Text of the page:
Why audio networking won

The 2018 AV Awards was a very special event. It was their 20th anniversary and to celebrate they created a special award for the Top AV Innovation of the last 20 years

 

The winner, by a unanimous decision from the judges, was digital audio networking. Uniquely, the entry was combined effort by RAVENNA, Audinate, QSC and Kevin Gross, and the team who developed Cobranet.

 

Here’s why it won:

 

Digital audio networking allows professional quality audio to be transported and routed across data networks. It has transformed professional audio and the AV industry as well as becoming a dominant technology for broadcast.

 

Digital audio networking has paved the way for digital video networking, currently an area of concentrated development. The lessons learned from deploying digital audio networking have moved us towards a completely AV- & IT-connected world.

 

With over 2,000 currently shipping products featuring integrated audio networking, no other AV technology has touched so many products. The vast majority of audio vendors have adopted this technology that was invented in 1996 and first used in an AV installation in 1998.

 

Audio networking is not a ‘better mousetrap’ -  it’s a whole new way of doing things - it’s a paradigm change!

 

Audio networking is the definitive example of AV and broadcast technology merging with IT, where not only control data but the media itself passes across networks.

 

 

User benefits

 

Even at the most basic levels of use, audio networking offers the AV industry tremendous benefits.

Analogue Cabled Systems Audio Networking

 More expensive, proprietary equipment (cables, routers etc.)

specifically made for audio

 

  

Standard, inexpensive IT equipment (cables, switches etc.)

Prone to interference

No interference 

Relativity limited distance

Effectively unlimited cable runs using fibre  

point-to-point unidirectional connection only

Any signal can be routed can be routed anywhere, in any direction, at any time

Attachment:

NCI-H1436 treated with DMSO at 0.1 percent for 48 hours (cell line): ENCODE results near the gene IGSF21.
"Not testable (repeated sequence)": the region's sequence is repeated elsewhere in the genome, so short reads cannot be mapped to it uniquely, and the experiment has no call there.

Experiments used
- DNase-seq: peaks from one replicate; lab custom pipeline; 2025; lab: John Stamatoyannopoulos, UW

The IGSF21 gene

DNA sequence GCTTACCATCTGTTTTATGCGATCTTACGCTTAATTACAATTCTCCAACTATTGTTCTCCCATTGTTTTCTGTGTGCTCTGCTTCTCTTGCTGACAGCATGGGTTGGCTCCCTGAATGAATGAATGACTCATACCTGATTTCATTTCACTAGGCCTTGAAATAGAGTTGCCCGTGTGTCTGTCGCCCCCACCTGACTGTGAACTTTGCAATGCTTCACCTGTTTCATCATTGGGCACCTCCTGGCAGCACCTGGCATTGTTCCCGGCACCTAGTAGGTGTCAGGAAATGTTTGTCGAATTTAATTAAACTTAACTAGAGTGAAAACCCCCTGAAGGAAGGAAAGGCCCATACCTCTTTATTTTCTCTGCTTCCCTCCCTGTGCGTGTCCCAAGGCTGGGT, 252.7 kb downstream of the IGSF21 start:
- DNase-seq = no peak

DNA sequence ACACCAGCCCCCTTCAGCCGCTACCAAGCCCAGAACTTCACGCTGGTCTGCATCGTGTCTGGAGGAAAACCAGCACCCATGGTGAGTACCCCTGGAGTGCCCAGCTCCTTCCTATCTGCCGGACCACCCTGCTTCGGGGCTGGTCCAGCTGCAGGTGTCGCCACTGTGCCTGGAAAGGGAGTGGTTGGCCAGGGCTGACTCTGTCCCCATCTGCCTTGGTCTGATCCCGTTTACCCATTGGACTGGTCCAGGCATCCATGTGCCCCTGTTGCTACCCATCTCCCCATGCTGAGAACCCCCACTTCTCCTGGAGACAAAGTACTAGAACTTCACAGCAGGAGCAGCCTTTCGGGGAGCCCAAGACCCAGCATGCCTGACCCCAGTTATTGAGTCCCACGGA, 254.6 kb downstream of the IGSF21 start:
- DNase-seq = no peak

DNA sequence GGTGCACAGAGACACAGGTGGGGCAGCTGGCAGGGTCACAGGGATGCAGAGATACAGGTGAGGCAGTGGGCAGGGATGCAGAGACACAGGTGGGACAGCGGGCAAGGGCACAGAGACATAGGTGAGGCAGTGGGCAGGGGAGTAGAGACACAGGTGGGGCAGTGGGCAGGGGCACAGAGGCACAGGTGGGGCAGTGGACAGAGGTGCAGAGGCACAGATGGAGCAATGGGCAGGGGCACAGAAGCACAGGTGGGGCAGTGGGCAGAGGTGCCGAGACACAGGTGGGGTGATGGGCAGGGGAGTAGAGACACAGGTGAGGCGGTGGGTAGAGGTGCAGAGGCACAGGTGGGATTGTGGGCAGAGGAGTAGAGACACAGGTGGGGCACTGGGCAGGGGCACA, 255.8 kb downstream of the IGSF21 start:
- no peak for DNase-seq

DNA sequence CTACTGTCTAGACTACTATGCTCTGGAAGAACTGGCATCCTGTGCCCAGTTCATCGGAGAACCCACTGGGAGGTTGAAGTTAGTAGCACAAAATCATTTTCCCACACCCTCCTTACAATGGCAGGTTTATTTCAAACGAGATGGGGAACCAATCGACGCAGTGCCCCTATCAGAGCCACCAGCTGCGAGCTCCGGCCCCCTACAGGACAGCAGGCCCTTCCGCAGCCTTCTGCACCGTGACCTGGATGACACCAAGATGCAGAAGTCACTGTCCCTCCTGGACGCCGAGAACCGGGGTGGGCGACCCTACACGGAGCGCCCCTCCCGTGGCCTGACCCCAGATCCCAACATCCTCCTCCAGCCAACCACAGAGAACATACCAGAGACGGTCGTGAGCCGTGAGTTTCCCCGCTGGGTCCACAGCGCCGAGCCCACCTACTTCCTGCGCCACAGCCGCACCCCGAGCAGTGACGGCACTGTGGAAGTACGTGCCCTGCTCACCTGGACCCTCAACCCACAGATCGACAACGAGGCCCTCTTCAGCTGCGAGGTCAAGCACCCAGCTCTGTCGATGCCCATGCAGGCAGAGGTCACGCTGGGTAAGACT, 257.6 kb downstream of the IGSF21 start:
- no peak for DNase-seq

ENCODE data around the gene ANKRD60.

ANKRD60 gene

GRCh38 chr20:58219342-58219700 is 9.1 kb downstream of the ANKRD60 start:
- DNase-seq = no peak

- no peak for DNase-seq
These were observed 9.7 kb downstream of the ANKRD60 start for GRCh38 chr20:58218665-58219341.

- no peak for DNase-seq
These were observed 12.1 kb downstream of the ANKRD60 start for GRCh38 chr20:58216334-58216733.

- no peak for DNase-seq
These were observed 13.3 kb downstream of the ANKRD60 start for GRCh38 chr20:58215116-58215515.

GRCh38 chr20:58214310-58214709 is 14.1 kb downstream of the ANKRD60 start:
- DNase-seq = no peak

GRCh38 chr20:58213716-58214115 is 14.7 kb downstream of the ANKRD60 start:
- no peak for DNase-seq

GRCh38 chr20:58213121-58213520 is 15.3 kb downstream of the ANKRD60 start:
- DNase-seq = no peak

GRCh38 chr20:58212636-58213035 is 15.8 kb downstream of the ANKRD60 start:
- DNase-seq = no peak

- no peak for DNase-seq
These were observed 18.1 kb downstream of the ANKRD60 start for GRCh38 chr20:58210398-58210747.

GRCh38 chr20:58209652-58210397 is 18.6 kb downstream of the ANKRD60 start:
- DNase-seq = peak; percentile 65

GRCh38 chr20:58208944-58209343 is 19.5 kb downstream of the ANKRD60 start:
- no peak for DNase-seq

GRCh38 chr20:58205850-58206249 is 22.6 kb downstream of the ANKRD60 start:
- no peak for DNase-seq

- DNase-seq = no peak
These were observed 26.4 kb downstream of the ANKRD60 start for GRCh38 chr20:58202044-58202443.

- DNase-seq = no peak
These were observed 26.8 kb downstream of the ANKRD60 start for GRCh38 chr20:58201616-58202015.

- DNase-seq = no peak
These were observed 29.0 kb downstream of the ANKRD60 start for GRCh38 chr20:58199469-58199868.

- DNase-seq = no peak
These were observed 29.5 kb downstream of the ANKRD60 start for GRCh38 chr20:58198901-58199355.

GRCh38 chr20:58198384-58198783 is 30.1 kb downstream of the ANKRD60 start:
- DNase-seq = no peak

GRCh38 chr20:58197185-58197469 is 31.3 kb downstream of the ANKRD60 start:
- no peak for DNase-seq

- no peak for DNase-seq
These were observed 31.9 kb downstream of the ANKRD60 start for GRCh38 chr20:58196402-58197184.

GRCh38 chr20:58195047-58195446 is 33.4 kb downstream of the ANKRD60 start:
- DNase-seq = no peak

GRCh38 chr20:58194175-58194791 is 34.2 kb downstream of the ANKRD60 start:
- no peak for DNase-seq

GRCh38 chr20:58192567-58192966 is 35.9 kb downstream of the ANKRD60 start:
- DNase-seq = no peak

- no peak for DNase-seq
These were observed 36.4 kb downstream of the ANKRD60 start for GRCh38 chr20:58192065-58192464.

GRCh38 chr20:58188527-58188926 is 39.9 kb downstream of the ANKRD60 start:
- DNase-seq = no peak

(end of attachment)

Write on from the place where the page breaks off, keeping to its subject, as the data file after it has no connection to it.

Requires patchbays or large routing matrices

Routing matrices can be hardware or software- based, oryou can use the network itself for patching

Encounters grounding issues when using different power sources across a site

Fibre connections remove any problem with connection a system from different power sources 

Tens of thousands of AV installations, live events and broadcast facilities use audio networking technology. It is likely that you hear audio delivered through an audio network every day of your life.

 

RAVENNA audio networking technology has been at the heart of the development of digital audio networking for the last decade. The features and benefits offered by RAVENNA are at the heart of why digital audio networking is the most important AV technology in the last 20 years.

 

Ease and flexibility of adoption

 

Manufacturers can adopt RAVENNA in a variety of ways:

 

Using free and open resources

By paying for support to help them adopt

By purchasing hardware to embed into their products

By incorporating into computer-based products



Market benefits

 

   Multiple vendors sell RAVENNA hardware, offering choice for manufacturers and subsequent users

 

    Many RAVENNA hardware offerings available with channel counts ranging from 2-in/2-out devices all the way up to 512-in/512-out

 

    A variety of RAVENNA software solutions are available for users, for audio streaming as well as for control, patching and monitoring of                     audio across a network

 

    Built-in compatibility with AES67 and ST 2110 to allow RAVENNA to connect to other audio networking technologies